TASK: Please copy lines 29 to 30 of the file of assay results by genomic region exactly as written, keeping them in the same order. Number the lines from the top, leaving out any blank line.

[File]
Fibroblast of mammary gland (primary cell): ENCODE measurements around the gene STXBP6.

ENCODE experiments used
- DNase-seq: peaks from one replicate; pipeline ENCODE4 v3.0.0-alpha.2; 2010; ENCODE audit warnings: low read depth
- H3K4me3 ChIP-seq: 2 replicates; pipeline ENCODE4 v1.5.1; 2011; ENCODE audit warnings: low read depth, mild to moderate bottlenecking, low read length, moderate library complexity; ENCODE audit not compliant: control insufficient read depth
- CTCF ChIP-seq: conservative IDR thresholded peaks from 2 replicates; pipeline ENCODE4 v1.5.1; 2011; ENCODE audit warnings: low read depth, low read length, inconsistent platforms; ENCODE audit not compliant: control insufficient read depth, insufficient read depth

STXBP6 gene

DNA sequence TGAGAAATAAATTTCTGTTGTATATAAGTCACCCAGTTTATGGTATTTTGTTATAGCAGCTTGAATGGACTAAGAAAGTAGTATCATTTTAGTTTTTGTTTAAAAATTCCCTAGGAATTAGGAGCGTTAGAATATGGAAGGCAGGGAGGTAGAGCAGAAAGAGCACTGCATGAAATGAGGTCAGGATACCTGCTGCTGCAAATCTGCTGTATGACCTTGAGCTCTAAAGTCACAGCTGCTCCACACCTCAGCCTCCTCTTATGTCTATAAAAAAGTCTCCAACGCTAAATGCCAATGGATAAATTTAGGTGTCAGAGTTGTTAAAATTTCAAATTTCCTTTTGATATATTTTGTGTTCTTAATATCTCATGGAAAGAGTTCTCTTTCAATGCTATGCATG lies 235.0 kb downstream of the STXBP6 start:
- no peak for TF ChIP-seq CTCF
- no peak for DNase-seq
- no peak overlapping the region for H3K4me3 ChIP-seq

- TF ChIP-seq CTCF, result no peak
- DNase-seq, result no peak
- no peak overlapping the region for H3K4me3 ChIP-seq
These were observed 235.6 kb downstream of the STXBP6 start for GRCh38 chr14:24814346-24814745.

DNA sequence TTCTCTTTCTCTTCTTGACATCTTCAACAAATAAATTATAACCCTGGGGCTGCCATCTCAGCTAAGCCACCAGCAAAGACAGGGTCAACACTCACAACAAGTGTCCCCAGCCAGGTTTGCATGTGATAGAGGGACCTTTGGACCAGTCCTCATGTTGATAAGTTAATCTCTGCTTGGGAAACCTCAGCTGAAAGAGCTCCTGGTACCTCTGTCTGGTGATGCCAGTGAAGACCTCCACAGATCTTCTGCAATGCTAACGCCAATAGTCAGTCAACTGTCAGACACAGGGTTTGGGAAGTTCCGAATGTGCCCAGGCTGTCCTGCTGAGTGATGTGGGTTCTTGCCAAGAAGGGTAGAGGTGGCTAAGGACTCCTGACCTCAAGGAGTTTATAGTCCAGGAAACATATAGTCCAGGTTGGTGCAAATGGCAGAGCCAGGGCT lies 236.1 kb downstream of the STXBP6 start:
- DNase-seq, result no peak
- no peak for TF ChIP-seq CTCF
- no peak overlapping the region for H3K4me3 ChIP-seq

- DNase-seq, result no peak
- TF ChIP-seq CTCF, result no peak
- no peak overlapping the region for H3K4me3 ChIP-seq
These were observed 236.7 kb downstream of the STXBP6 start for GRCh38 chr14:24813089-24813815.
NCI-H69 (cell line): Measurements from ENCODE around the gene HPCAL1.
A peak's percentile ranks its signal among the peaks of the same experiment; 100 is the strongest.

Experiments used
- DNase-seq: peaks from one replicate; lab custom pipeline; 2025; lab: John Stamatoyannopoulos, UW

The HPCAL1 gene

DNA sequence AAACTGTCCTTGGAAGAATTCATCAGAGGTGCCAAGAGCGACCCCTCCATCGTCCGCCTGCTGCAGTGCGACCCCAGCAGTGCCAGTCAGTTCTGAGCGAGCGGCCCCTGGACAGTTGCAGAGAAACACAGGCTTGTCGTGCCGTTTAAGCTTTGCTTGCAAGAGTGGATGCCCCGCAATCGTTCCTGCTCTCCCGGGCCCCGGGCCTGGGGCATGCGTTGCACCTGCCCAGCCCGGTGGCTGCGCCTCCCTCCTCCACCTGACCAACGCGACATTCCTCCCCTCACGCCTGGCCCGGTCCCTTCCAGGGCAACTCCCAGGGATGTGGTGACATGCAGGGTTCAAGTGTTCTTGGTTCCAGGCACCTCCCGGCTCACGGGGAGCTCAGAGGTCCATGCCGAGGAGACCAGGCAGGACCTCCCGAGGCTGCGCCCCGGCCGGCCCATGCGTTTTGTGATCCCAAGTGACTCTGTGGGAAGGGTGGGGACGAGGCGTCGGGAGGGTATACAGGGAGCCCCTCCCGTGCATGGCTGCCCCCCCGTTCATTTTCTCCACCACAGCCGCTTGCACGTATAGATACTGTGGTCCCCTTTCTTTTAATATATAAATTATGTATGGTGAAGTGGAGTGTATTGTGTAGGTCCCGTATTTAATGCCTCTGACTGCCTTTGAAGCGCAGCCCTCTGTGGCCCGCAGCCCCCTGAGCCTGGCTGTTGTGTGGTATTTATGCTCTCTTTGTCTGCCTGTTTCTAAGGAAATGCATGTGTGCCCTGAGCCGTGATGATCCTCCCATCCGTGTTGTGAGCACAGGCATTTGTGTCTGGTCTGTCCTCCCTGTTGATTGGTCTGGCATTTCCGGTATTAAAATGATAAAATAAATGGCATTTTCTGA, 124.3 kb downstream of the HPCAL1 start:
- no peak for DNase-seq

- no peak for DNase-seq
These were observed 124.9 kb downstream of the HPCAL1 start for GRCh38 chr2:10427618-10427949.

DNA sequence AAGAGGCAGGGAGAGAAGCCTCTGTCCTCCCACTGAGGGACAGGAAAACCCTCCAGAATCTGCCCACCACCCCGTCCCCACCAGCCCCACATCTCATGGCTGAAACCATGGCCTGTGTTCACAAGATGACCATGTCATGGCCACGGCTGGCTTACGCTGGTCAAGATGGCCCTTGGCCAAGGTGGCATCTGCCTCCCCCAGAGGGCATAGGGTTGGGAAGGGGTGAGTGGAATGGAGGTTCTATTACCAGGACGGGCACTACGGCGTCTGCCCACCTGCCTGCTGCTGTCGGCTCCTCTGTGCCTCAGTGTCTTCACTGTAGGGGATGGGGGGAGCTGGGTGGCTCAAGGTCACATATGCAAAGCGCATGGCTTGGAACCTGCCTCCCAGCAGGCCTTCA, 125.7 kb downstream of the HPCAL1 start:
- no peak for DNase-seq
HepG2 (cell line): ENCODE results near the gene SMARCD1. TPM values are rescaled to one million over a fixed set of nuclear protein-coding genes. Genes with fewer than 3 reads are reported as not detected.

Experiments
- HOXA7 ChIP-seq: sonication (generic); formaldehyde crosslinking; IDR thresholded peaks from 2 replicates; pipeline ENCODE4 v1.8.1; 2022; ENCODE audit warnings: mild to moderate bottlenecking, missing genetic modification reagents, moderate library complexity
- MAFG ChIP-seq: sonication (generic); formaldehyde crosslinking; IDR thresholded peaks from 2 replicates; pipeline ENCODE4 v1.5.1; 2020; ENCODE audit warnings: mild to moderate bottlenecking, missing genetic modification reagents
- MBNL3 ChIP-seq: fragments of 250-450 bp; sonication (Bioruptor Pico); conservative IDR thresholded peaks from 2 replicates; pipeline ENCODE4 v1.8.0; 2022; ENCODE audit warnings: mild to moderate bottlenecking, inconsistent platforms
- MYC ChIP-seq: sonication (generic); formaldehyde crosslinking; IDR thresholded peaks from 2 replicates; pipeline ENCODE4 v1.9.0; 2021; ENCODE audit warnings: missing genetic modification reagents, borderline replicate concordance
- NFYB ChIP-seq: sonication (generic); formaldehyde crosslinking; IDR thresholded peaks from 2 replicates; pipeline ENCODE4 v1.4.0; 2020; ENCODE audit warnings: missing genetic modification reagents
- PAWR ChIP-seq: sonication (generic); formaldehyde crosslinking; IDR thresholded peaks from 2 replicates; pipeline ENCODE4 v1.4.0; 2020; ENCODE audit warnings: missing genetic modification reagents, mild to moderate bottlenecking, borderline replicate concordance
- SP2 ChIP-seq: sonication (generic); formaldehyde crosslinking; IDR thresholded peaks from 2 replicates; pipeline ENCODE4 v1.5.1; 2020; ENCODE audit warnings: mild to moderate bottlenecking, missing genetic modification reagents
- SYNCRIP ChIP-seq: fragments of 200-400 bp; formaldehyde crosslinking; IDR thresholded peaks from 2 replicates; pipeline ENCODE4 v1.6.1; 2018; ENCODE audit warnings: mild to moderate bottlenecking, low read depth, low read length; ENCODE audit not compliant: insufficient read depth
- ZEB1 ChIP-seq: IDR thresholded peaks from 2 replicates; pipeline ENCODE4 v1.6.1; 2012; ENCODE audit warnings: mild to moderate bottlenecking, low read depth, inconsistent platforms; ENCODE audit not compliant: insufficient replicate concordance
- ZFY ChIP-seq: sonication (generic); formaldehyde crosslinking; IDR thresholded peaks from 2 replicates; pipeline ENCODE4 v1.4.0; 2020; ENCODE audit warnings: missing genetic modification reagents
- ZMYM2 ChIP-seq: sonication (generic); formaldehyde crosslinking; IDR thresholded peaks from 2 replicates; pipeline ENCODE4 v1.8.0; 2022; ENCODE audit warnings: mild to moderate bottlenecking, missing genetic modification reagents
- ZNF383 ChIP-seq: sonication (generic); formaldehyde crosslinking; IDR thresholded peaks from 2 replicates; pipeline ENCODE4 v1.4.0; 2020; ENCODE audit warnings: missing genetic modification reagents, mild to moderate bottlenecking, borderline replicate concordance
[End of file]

- no peak for DNase-seq

- no peak for DNase-seq